I don't know that this is. I doubt they're hydroids because I don't see tentacles or polyps. Maybe bryozoans or macroalgae? Anyone know? They're popping up on some of the oyster shells that I recently introduced.
    Click here to enlarge

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    DIYFK member Meep's Avatar


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    I can't help with any of the hitchhikers as I don't have much experience myself, but they do fascinate me...

  26. #26
    DIYFK member Chasmodes's Avatar


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    As long as the hitchhikers are harmless, I love to see them grow and fill out the tank. My goal is to move my biotope more toward an ecosystem as time progresses as much as possible. I can spend hours watching my fish, but when you add tons of other life in the tank, it's even more interesting.

    Someone on another forum thought that what I think are hydroids could actually be bryozoans too. That would explain why the fish perch on them and aren't bothered by them in the least.

  27. #27
    DIYFK member HillbillyHomer's Avatar


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    Click here to enlarge Originally Posted by Chasmodes Click here to enlarge
    My goal is to move my biotope more toward an ecosystem as time progresses as much as possible. I can spend hours watching my fish, but when you add tons of other life in the tank, it's even more interesting.
    Click here to enlargeClick here to enlargeClick here to enlargeClick here to enlarge

  28. #28
    DIYFK member Chasmodes's Avatar


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    I took a couple interesting videos. Hope you like them.

    Feeding frenzy:


    Skilletfish Antics:

  29. #29
    DIYFK member Chasmodes's Avatar


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    Here's a blenny pic for today. This is the largest striped blenny in the 20g long tank. It's grown almost a half inch in the last month and is almost 2" long now:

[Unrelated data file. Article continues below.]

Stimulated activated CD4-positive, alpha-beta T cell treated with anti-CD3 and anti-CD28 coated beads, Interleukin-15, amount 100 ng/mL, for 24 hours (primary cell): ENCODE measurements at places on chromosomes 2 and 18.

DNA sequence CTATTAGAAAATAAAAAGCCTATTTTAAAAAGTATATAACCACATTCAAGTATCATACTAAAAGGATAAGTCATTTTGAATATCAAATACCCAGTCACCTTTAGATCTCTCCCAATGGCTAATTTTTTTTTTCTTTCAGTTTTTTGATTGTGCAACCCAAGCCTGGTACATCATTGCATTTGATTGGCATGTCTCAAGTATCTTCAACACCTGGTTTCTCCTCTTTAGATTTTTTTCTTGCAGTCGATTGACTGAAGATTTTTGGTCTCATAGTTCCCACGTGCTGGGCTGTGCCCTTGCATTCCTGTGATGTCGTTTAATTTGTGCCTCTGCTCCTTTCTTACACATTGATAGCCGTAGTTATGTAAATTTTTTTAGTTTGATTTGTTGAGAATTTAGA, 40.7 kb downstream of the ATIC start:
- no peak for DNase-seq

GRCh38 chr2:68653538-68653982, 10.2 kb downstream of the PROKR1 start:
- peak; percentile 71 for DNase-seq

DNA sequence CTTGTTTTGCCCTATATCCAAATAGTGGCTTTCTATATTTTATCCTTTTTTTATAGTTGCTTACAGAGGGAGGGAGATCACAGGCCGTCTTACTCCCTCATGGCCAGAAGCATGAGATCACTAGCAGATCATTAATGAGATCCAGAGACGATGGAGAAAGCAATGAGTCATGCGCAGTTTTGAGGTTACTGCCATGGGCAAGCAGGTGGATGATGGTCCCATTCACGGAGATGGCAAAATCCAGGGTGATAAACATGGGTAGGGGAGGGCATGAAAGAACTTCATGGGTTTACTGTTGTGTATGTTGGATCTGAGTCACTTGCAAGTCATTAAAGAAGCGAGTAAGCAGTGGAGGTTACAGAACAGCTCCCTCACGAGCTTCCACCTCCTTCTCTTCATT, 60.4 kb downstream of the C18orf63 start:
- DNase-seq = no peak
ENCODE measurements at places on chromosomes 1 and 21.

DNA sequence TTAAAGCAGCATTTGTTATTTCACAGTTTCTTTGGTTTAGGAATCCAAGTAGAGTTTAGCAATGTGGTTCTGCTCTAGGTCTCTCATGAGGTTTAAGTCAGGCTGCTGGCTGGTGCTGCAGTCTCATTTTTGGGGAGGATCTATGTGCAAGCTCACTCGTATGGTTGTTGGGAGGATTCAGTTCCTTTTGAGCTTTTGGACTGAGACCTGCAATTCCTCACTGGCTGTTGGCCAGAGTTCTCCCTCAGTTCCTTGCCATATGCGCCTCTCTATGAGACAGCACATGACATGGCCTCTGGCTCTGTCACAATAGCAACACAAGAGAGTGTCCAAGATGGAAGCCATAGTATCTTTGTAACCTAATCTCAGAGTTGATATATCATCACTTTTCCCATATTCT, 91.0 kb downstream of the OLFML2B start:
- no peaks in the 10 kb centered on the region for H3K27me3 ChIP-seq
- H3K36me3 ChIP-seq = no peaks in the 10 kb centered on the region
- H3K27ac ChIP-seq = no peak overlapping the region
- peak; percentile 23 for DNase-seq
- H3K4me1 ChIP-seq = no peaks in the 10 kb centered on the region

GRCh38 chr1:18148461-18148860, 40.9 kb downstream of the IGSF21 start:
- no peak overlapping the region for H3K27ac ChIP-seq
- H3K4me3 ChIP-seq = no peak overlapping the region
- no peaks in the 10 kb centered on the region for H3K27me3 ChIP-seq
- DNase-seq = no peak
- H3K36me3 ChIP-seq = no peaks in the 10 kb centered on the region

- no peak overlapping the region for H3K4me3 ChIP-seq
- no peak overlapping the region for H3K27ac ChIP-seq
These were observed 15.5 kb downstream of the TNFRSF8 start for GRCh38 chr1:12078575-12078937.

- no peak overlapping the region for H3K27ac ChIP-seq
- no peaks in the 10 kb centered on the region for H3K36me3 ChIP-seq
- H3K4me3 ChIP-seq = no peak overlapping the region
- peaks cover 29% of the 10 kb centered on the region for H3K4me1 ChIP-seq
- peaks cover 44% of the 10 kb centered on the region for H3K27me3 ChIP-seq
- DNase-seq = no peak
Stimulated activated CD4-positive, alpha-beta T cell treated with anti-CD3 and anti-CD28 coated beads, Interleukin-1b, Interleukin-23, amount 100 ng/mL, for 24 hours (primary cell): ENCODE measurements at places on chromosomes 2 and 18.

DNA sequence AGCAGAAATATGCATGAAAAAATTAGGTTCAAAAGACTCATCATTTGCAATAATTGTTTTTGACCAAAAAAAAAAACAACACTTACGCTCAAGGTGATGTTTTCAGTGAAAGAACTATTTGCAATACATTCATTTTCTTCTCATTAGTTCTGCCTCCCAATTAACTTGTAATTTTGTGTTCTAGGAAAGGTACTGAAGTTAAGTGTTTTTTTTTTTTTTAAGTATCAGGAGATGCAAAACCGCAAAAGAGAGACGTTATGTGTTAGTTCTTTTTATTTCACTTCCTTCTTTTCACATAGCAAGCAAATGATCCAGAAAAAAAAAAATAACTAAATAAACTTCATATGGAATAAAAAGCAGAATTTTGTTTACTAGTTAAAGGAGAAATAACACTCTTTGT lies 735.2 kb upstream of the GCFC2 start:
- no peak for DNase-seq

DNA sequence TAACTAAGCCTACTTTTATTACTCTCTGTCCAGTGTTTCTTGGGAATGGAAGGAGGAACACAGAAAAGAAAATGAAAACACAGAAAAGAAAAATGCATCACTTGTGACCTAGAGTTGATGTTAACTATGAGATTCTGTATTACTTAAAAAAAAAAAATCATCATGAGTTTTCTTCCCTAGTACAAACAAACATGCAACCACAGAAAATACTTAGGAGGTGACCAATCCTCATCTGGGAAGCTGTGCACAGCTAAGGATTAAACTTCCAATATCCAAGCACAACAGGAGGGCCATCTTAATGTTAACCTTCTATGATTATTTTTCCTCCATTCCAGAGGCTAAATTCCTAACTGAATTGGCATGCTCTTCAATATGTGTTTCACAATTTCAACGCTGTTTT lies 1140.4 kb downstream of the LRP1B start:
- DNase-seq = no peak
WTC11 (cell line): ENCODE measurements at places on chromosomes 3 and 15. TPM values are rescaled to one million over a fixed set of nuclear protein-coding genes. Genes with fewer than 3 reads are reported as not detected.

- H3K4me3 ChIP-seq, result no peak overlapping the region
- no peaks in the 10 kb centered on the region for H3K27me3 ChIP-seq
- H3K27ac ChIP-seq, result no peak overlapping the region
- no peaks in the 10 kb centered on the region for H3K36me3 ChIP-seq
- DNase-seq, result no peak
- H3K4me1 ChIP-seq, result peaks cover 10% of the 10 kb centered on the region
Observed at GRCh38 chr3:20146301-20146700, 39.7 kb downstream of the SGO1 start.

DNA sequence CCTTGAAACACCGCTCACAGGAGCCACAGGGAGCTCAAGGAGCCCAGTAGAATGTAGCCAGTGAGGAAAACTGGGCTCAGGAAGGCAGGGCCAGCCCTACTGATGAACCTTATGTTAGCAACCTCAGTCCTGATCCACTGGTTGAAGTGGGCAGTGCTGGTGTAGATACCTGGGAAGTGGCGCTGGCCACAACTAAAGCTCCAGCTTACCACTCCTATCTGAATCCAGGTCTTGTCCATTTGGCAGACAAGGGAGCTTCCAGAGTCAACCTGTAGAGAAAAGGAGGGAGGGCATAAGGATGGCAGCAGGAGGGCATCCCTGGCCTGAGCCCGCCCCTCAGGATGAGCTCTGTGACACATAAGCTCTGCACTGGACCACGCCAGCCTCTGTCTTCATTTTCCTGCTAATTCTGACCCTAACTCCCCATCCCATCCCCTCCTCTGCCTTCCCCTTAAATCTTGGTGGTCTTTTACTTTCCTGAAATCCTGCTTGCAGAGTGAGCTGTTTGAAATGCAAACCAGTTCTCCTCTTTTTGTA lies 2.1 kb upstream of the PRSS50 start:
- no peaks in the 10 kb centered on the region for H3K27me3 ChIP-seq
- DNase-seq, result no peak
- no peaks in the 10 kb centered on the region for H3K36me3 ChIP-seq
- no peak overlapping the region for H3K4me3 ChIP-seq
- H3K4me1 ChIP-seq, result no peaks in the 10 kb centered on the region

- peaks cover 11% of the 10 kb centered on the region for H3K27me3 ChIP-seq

Click here to enlarge

  30. #30
    DIYFK member Chasmodes's Avatar


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    I've got quite a few changes. First, in the 20g long, I added some red algae and it looks great. Also, the widgeon grass that I put in last time didn't root, so I tossed it. I brought some more home that had some roots and planted it, so we will see. I meant to bring home some substrate but didn't do that. I caught 7 more blennies, kept the three smallest and added them to the tank. I also added more oyster shells to create more hiding places for the additional blennies. I also added more grass shrimp.


    Here is one of the blennies that I brought home:
    Click here to enlarge



    Here's a FTS of the 20g long:
    Click here to enlarge



    The red macro and the new widgeon grass:
    Click here to enlarge



    In the 20g high, I gave away all of the fish. I did, however, bring home the biggest skilletfish that we've caught yet and added it to this tank. It is currently the only fish in the tank, hanging out with a bunch more grass shrimp and three hitchhiker crabs. I also added a big bunch of the red macro and a bunch of Ulva.


    This is the jumbo skilletfish in my photo tank that I brought home and put in the 20g:
    Click here to enlarge



    Here's a really good view of the specialized fins that the skilletfish (and clingfish) have that allows them to use suction to grip oyster shells, glass, and even fingers Click here to enlarge
    Click here to enlarge



    Here's a current look of the 20g high:
    Click here to enlarge